Carlton's Mitch Robinson is in hot water after lying to his club about an injury. (Slattery Images)

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What a boring monogamous lot Aussie Rules footballers are. While NRL players lewdly offer themselves about, their AFL counterparts proclaim their undying love for their clubs.

Just days after Michael Hurley (“I really do want to be a Bomber for life”) signed his life away, Brett Deledio (“It makes me a Tiger for life now”) and Domenic Cassisi (“It’s an unbelievable feeling to be a one-club player”) put themselves away for the term of their natural lives.

And now we hear that Joel Selwood, in a quiet ceremony, tied the knot at only 23 years of age with his childhood sweetheart Geelong, and Scott Pendlebury, making his paramour Collingwood cry her eyes out last year by committing for only a year, has decided to stay with her until at least 2016.

Despite the wholehearted hoo-ha last year about GWS parading itself enticingly in front of uncontracted stars, nothing outrageous happened at all. Alright, it lured a former number one draft pick, and four other players averaging thirty games chose to be unfaithful to their clubs, but compared to the cesspool of infidelity in the NRL the whole affair was like a Methodist’s tea party.

Given a perfect opportunity to circumvent the AFL’s usual draft and trade restrictions, see new places and earn more money, the real stars chose to stay at home.

Loyalty to a team can be a lovely and noble thing – particularly in an era where clubs don’t always reciprocate – but gee it can get boring. Where’s the off-season intrigue, the exhilarating fear of losing a champion player to a despised opposition club, or the strange thrill of having a hated player from another club sign with your team?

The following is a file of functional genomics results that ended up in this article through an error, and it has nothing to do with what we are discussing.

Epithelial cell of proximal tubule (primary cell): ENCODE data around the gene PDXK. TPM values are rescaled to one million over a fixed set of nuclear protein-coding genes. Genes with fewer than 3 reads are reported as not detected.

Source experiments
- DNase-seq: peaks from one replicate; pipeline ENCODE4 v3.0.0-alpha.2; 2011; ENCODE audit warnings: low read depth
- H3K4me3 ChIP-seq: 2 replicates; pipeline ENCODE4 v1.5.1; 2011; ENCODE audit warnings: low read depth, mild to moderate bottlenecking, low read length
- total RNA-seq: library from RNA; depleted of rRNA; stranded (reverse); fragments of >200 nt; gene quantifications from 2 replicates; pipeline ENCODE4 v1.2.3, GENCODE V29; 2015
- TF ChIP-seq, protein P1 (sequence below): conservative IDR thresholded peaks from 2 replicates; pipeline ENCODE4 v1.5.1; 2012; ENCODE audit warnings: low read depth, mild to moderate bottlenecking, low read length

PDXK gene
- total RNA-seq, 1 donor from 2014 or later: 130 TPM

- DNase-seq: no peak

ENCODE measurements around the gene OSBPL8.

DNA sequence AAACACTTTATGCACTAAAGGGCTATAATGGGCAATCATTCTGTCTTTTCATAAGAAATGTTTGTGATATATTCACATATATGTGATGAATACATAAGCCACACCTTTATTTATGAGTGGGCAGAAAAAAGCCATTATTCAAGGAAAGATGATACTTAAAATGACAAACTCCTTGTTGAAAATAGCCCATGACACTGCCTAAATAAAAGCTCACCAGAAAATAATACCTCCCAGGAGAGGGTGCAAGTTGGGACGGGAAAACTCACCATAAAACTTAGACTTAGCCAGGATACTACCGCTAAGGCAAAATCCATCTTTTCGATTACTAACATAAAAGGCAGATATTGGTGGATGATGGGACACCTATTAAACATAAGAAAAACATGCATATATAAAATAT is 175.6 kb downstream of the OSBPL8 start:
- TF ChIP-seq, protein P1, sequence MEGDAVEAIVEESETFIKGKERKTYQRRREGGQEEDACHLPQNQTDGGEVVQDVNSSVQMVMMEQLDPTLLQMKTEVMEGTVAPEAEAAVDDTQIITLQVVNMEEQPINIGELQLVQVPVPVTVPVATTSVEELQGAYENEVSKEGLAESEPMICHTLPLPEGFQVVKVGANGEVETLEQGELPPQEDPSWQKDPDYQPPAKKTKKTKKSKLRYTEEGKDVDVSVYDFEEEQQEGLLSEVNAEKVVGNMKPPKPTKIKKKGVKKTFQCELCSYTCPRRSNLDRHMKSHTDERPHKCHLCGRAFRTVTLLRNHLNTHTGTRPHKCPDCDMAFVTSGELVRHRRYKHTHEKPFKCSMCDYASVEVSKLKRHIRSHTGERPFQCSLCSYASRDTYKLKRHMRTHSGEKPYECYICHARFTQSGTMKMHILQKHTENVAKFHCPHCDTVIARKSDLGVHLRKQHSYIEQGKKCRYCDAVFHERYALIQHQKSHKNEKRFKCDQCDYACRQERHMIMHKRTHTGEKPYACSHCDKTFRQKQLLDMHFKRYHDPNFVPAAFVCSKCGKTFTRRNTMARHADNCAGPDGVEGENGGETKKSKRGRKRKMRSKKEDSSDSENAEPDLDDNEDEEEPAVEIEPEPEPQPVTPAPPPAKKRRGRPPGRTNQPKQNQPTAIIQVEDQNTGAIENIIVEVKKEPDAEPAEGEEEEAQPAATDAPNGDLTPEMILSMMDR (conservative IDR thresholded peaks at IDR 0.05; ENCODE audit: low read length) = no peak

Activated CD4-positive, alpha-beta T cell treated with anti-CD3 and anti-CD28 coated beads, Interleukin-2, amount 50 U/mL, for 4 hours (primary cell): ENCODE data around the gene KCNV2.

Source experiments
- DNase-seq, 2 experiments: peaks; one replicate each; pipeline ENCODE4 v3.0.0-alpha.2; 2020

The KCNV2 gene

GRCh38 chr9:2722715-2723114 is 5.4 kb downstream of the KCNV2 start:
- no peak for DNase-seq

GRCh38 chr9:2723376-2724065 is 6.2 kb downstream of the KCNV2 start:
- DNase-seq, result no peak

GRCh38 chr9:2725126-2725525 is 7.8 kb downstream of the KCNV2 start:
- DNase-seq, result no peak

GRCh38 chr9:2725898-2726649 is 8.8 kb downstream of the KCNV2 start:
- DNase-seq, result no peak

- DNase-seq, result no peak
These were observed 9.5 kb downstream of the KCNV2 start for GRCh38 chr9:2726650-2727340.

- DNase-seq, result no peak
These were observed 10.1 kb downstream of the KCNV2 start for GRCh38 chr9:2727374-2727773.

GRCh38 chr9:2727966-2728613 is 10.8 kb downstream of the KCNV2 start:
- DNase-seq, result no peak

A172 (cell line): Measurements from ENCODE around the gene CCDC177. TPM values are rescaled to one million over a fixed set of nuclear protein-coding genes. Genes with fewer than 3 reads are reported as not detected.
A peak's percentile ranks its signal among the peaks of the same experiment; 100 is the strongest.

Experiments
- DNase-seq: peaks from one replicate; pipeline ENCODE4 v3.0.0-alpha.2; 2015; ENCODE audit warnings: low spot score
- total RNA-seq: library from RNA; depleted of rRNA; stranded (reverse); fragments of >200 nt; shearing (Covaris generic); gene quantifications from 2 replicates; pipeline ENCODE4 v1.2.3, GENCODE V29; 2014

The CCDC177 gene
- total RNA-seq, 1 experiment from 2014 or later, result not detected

Presently, the only exciting thing about an AFL off-season is contemplating the end of the NAB Cup.

So, will the model of free agency, negotiated by the players themselves and to be introduced at the season’s end, make any difference to player movement?

Surely the loyal nature of AFL footballers can be manipulated. Marriages are not always based on pure love. There can be self-interested motives as well, such as delaying a decision long enough to make the club nervous and increase the original salary offer.

There are simple practical considerations too as expressed by Dane Swan: “I love the footy club… and I just live around the corner.”

Brett Deledio’s committment to Richmond was not unconditional. He first made sure Damien Hardwick was re-signed and that the club had a list capable of winning a premiership. That’s a bit like waiting for your fiance to get a promotion before going ahead with the big event.

The fact that Cassisi has stayed with a club that has no hope of winning a premiership in his playing lifetime is admirable. But perhaps no one else will have him.

In a positive sign that not all current champions are averse to entertaining alternative suitors, Travis Cloke has put off contract negotiations with Collingwood until the end of the year, just as that heartbreaker before him, Tom Scully, did.

And Magpie favourite Dale ‘Daisy’ Thomas has always made big Eddie nervous with comments like: “I think it would be remiss of me not to be open and to listen to what everyone has to say,” and after signing for only two years, “I don’t like the idea of signing long contracts because you get a bit stale.”

If marauding clubs (traditional foes and not struggling new ventures) can exploit such self-interest there may be hope for some thrilling defections.

And the Giants have warned that they are done with mere flirtation. With the arrival of free agency they’ll be using the lap dancers.

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